The yachting author Dixon Kemp was a vocal supporter of the class, writing in 1900 in his Manual of Yacht and Boat Sailing: “This class is the germ of the One Model Club and has well carried out its initial objects, viz restriction on an advantage of a long purse; preservation of selling value of the boat and the combination of a serviceable and racing boat.” He goes on to explain that Fife had to charge £25 per boat (compared to £15–20 by others) because “such small boats are not in his line, and it would not pay him to give his attention to them for less.” Bearing in mind this was around the time Fife was designing SHAMROCK I for the AMERICA’s Cup, he may have had a point.
But Middleton’s other primary purpose was just to have fun. “As the boat was never designed for speed,” he wrote, “the racing was not originally intended to be hard-down serious sport, but more a sort of friendly sail round a course in boats all alike.” Accordingly, Middleton said that the officers appointed to run the club—a “King,” a “Queen,” two “Bishops,” two “Knights,” and two “Rooks”—had these chief duties: “to get up as much fun and as many jolly water excursions as possible.” A few years later, the fleet was split into two divisions to give the less-experienced sailors a chance to win prizes, too. The First Division was made up of “all the old birds of the Club whose feathers are well oiled and who brim full of dead knowledge,” while the Second Division were the “young birds—flappers in fact—of the Club, who are only learning to hand, reef and steer.”
Middleton himself raced only for a few seasons before retiring to concentrate on shoreside activities, serving as Honorary Treasurer, Rook, Captain, and then President, until his death in 1931. His absence from the racing fleet was never fully explained, although, ironically enough, it may have had something to do with his purchase in 1889 of a yacht, ORIEL, which he raced with some success on Dublin Bay.
By 1898, holes were beginning to show in the class rules. Several boats had been built in cedar, which made for a lighter, more competitive boat but pushed the price up from £15 to £30. The number of boats on the water declined. It was time for a rethink. That year, the search started for a new, cheaper design that would be built to stricter rules. These new boats wouldn’t have to be as light as the originals, nor double-ended, because most of the fleet was now kept on moorings off Kingstown.
Kingstown boatbuilder J.E. Doyle was commissioned to come up with a new design and soon produced drawings for a 14′3″ transom-sterned dinghy with a gunter mainsail, a jib, and a spinnaker. The new boat bore a striking likeness to a 16′ design that Doyle’s daughter, Maimie, then just 17 years old, had submitted to The Yachtsman and which the magazine had published the year before with the comment, “nothing but praise can be given to this work.” To this day, nobody knows for sure if Maimie or her father designed the new Water Wag. Either way, Doyle’s initial quote of £18 10s to build the boat proved too expensive, and the order for the first four transom-sterned Wags went to James McKeown of Belfast, who quoted £14 10s per boat, plus £2 16s 10d for the sails.
The specifications drawn up for the new Wag were much tighter than those for the original. The resulting boats were heavier. Planking had to be of yellow pine, apart from the top strake, which was teak with a gold covestripe. Teak, oak, and American elm were used elsewhere, as was ash for the tiller, yellow pine for the floorboards, and spruce for the spars. Cost was limited to a maximum of £16 for boat and spars, and £3 for sails.
The new boats were an instant success, and by the end of the first season, 12 were competing regularly in the waters off Kingstown, soon rising to 20. A few changes were made after the first season—tweaking the sheer, increasing the mainsail area to 95 sq ft—after which the boat would remain essentially unchanged for the next century and more. What changes were made were incremental, the first being a new rudder design in 1908. The cap on cost was lifted after World War II, and after that came terylene sails in 1958; spruce planking in 1961; suction bailers, hiking straps, and buoyancy bags in 1971; and laminated booms in 1987. Today, epoxy is allowed for structural pieces, such as laminated knees, and a few boats use modern cordage such as Dyneema for stays and running rigging.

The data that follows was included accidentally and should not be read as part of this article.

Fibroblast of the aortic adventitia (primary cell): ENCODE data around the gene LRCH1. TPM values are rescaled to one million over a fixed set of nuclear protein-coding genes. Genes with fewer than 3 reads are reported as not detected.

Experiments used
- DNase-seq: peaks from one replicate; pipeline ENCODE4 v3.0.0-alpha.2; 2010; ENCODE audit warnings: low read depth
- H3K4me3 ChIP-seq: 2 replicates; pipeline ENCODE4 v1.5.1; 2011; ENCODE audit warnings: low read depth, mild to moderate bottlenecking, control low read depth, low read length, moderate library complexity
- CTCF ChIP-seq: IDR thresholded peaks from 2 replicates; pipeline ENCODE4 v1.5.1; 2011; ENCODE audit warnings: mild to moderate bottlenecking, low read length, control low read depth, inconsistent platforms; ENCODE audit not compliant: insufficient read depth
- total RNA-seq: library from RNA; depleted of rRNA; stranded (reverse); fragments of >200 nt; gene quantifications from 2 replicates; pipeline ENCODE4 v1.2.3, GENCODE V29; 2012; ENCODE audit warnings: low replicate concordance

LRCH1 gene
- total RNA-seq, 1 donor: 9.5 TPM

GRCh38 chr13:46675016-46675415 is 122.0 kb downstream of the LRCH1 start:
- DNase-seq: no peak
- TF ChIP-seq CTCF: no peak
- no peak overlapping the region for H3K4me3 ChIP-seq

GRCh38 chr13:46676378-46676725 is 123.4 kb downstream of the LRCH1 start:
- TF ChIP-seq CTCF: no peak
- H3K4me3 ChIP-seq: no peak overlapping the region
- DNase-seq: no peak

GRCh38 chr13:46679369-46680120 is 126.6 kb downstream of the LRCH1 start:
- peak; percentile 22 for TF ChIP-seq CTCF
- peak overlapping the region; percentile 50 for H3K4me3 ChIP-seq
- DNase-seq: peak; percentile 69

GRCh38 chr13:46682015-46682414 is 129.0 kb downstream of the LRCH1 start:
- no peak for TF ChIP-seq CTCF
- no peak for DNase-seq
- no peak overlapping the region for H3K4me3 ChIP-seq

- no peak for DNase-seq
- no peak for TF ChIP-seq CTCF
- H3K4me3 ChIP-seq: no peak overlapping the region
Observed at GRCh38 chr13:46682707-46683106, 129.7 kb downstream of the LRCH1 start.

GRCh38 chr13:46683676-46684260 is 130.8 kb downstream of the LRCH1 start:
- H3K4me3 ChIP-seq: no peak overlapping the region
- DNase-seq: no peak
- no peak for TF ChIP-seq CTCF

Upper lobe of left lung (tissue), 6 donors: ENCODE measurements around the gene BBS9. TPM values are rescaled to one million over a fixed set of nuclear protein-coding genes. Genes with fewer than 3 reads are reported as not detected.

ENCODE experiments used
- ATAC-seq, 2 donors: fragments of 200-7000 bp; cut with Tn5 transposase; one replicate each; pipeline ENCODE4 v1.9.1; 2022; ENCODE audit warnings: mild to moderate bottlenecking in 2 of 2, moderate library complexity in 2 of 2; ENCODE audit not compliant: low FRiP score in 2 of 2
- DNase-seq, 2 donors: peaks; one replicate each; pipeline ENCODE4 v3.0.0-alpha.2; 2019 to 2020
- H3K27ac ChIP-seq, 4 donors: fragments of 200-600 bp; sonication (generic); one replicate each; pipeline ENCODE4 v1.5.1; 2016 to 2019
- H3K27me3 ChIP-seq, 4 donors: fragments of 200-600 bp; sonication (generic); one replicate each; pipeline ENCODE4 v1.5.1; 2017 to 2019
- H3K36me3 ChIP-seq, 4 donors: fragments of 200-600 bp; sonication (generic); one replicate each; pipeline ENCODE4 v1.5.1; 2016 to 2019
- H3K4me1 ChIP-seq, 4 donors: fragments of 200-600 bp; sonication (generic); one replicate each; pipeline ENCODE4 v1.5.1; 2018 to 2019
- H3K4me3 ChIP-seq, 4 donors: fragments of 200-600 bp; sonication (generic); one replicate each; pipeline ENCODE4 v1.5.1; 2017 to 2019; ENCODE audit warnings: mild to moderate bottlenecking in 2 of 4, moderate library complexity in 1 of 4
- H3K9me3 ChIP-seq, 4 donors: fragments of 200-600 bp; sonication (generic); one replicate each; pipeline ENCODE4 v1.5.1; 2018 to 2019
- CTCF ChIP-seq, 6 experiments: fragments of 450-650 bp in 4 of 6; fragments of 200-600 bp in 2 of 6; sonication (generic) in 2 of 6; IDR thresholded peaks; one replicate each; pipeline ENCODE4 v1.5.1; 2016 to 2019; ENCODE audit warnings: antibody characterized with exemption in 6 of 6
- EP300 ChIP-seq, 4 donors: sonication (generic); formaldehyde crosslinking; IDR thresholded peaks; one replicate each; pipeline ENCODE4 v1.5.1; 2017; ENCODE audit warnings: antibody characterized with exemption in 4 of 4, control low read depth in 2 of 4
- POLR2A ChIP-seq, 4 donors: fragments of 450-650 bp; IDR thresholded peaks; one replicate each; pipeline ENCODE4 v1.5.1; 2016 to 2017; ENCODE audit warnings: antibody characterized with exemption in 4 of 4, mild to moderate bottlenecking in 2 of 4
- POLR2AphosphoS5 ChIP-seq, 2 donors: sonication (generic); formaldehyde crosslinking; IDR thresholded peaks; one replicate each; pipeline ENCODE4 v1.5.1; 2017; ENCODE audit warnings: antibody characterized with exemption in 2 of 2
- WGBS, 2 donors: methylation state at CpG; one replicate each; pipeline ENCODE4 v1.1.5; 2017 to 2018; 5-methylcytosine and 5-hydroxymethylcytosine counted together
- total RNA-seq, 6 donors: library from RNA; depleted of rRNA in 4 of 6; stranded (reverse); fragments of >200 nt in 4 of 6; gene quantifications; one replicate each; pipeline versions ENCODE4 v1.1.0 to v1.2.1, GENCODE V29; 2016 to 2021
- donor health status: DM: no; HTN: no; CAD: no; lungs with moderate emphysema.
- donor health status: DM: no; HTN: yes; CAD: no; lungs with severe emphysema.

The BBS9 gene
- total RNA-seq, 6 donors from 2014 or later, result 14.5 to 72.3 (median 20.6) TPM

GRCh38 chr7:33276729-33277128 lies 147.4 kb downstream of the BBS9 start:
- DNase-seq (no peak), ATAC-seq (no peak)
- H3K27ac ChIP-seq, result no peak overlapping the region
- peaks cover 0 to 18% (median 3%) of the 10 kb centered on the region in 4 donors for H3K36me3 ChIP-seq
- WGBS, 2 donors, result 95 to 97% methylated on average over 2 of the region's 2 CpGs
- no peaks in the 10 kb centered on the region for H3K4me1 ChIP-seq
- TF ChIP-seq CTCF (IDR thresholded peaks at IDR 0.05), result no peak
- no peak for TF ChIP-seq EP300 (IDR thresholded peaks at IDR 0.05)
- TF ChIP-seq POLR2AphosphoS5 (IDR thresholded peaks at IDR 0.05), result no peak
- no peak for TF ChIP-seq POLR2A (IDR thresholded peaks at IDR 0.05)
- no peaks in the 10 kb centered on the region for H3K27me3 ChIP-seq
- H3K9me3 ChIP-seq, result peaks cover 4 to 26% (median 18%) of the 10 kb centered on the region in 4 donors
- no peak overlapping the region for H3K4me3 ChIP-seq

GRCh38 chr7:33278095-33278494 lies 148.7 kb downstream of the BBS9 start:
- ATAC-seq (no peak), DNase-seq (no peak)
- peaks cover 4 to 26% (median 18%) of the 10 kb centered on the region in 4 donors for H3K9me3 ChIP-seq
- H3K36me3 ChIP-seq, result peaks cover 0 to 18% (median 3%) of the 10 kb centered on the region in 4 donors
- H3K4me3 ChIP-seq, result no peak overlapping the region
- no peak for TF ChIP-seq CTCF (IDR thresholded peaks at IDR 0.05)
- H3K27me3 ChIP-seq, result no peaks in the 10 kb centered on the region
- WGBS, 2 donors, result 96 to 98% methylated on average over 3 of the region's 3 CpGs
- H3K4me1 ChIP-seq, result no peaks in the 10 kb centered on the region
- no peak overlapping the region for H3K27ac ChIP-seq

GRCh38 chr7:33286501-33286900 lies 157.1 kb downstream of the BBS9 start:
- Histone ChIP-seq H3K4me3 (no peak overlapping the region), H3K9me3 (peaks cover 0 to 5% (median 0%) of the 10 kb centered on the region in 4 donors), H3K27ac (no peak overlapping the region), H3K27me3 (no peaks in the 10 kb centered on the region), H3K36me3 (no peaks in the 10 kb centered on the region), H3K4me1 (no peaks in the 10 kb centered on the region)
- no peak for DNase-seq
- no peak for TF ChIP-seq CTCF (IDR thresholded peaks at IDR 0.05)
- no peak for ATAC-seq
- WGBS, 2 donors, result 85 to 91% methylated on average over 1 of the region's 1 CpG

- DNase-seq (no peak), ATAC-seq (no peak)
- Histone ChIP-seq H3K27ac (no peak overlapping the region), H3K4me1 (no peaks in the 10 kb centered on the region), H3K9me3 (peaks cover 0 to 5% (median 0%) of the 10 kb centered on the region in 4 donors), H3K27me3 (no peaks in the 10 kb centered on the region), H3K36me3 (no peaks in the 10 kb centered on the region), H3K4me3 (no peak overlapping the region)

The boat’s success wasn’t appreciated by everyone, however. There were furious articles in the press about the dangers of one-designs stifling the development of boat design and reducing the work flowing to boatyards—a debate that continues to this day. But the class was anything but stagnant, and from the outset attracted some of the top sailors in the country. When Ireland sent its first team of sailors to the Olympics, in London, in 1948, all of them—Jimmy Mooney, Alf Delany, and Hugh Allen—were Wags. Likewise in 1952, when Alf Delany sailed a Finn at Helsinki, and in 1960 and ’64, when Johnny Hooper sailed a Flying Dutchman at Rome and a Finn at Tokyo. The tradition continues to this day, with former Olympic sailor Cathy Mac Aleavey, who raced 470s at Seoul in 1988, winning a Water Wag championship in 2015.
So far, this has been an Irish story. But the Wag was to travel far beyond its home waters of Dublin Bay and develop substantial overseas fleets, largely due to the Irish habit of traveling all over the world. In 1906, Thornycroft of Singapore built six Wags for the Royal Colombo Yacht Club, with foredecks added to cope with the big seas of the Indian Ocean. That fleet eventually grew to 18 boats. Likewise, the Royal Madras Yacht Club built eight boats, which eventually grew to 21. Twenty more were built for the Port Dickson Yacht Club in Malaysia, and small fleets appeared in Singapore, Sri Lanka, Rio de Janeiro, and the Andaman Islands. There’s even a story of two men escaping the 1942 Japanese invasion of the Andaman Islands by hiding a Wag in the jungle and sailing 800 miles across the Bay of Bengal to Madras. It took them three weeks. Without doubt, for much of the 20th century, the Water Wag was a truly international phenomenon.
By the 1970s, however, the fleet in Dublin was depleted and the class seemed to have finally been overtaken by the proliferation of modern designs such as Fireflies, Flying Fifteens, Lasers, and Squibs. With the class centennial approaching, the Water Wag Association launched a policy of tracing old boats, buying them back, and refurbishing them for resale. Many of the boats had ended up in Limerick, and several more were found in Wales. At the heart of the drive was retired doctor Derek Paine, who not only restored several old boats but also, from 1985 to 1995, built four new ones. Thanks to this concerted effort, the class celebrated its 100th year in good shape, with 24 boats competing in that year’s Captain’s Prize race—the biggest turnout since the 1890s.